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England to follow Wales with secondary school return delay

29 Dec 2020 2 minute read
Image by Alexandra_Koch from Pixabay

England is expected to follow Wales will an extra week delay before returning to classroom teaching under plans agreed by UK Government ministers yesterday.

The Welsh Local Government Association confirmed earlier in December that schools would provide face-to-face learning for the majority of their pupils by 11 January.

England is now expected to follow suit with secondaries open only to vulnerable students or children of key workers, giving schools more room to set up mass testing, according to Tes.

In Wales, a full return to the classroom is expected by 18 January at the latest.

In England, All secondary students would be due back in schools for lessons from the week of 18 January, and primary schools would open from 4 January as normal.

According to Tes, the plan in England has yet to have final Downing Street approval but may be unveiled tomorrow.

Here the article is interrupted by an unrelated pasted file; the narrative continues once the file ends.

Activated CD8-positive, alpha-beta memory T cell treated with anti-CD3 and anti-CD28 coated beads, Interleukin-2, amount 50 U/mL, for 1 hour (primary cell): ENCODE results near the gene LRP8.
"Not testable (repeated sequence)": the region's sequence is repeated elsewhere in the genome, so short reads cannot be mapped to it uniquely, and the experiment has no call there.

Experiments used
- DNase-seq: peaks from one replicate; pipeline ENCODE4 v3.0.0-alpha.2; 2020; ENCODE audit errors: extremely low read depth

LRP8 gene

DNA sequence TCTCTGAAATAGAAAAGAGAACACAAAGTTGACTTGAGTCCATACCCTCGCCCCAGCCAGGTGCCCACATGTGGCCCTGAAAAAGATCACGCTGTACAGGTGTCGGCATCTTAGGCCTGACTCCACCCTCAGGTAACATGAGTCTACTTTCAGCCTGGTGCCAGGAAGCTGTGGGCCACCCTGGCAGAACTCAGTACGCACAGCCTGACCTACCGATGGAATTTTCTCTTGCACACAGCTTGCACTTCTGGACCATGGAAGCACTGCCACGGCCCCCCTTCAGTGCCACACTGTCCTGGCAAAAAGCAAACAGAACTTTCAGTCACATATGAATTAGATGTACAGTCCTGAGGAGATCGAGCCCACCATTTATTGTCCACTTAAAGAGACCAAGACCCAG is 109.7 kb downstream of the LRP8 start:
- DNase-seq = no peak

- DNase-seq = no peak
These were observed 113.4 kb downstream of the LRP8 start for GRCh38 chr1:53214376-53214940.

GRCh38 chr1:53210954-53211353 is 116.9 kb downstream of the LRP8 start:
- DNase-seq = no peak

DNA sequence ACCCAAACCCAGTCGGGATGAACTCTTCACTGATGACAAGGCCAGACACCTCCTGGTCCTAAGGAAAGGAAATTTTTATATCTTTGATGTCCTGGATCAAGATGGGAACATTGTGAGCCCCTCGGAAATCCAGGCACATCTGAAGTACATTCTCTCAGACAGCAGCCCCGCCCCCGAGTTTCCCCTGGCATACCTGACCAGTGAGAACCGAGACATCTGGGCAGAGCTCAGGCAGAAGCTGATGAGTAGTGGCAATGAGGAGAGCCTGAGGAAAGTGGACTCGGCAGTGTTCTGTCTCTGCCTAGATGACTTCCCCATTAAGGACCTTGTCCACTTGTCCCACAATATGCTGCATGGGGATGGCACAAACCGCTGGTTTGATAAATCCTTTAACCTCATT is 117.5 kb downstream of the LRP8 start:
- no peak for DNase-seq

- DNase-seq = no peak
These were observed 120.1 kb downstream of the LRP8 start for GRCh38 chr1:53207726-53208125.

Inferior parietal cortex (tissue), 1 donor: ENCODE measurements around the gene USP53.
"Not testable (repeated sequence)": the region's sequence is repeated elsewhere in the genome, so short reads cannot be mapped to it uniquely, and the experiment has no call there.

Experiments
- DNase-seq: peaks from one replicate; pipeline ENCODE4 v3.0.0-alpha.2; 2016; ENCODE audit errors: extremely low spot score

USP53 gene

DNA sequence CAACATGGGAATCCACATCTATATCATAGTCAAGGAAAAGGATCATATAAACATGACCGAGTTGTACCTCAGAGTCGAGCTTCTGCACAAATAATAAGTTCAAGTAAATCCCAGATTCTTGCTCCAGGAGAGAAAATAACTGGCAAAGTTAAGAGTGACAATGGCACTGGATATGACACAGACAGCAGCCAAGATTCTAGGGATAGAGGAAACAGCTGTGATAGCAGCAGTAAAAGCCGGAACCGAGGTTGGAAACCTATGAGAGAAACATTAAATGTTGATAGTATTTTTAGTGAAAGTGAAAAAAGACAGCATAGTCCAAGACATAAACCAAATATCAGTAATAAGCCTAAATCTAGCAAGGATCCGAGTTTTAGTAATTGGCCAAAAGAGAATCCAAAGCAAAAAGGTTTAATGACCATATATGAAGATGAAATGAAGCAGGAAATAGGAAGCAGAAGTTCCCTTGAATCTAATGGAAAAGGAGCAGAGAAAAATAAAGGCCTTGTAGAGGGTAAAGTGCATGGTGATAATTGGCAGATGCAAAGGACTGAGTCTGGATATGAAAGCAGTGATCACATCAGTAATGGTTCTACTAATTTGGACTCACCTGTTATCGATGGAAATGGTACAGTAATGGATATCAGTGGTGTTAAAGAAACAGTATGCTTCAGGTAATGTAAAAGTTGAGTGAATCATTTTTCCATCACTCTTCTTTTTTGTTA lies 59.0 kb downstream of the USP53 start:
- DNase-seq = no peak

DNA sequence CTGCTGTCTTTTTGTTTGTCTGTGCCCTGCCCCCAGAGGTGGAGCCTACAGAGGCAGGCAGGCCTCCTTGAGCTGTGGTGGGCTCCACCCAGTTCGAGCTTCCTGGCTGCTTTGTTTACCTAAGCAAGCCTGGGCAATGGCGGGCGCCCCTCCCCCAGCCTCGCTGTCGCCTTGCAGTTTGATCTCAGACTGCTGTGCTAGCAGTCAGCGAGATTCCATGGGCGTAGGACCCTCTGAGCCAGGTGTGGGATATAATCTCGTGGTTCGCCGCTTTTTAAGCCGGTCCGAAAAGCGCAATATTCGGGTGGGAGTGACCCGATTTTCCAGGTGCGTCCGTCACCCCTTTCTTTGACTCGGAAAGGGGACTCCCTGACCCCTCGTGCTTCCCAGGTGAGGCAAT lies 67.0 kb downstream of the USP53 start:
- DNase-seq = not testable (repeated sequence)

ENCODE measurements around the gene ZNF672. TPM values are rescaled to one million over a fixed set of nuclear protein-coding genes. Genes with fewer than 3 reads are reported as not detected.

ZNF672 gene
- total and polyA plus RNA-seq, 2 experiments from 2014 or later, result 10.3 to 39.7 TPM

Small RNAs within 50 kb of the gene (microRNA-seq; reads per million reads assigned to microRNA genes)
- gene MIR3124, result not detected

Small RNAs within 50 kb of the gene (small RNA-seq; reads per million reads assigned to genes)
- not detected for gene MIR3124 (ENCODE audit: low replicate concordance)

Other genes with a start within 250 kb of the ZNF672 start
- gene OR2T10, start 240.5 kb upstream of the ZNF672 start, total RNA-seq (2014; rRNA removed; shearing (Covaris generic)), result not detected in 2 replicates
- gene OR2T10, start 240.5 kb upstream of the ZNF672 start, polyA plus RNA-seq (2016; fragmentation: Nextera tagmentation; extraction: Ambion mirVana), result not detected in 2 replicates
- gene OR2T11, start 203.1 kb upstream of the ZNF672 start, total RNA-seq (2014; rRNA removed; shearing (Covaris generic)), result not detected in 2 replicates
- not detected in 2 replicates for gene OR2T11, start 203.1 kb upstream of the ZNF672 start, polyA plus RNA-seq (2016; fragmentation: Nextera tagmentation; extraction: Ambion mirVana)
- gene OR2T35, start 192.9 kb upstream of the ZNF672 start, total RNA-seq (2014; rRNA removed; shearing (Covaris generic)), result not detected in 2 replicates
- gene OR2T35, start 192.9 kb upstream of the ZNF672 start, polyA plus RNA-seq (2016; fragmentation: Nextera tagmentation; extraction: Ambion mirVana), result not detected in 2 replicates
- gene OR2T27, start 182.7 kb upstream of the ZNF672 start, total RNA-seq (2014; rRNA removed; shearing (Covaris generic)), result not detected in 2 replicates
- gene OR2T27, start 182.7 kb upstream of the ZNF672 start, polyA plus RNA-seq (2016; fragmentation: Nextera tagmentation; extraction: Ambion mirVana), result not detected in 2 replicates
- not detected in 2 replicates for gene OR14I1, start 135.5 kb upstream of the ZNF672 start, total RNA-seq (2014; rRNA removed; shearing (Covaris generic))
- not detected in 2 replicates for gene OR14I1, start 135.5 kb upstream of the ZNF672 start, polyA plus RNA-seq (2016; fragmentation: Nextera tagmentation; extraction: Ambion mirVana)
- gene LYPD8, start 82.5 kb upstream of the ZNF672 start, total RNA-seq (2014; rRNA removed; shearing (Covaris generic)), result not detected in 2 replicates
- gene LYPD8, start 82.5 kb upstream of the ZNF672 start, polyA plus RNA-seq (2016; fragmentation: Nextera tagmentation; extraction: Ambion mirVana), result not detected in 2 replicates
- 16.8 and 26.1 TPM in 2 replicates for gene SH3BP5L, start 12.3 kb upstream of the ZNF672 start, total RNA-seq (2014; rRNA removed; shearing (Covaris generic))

It comes as Covid-19 has surged to an “unprecedented” infection level in England, according to Dr Yvonne Doyle, medical director at Public Health England, said.

NHS England said the number of people being treated for the virus in hospital is now 20,426, which is higher than the previous peak of about 19,000 in April.



Meanwhile, the seven-day case rate in Wales has declined slightly. A further 33 people have died of coronavirus and 2,510 new cases of the virus have been confirmed in the latest update from Public Health Wales.

Swansea Bay health board area recorded the highest number of new covid-related deaths with 11.

Cwm Taf Morgannwg health board reported six deaths since yesterday and there were five in Hywel Dda and four in Aneurin Bevan.

Betsi Cadwaladr and the Cardiff and Vale health board areas reported three and Powys reported one.

The highest number of new cases in Wales were in Cardiff, where 330 people tested positive for the virus since yesterday. Rhondda Cynon Taf reported 279 cases yesterday and Bridgend 238.

The weekly case rates have dropped in both Merthyr Tydfil and Bridgend, the worst hit areas in the country.

The infection rate in Bridgend has declined from 1,021.4 per 100,000 people to 949.3, while the rate in Merthyr is down from 1,022.8 to 895.1.

Bridgend has the highest proportion of positive tests for the virus over the week at 30.4% per 100,000 tests.

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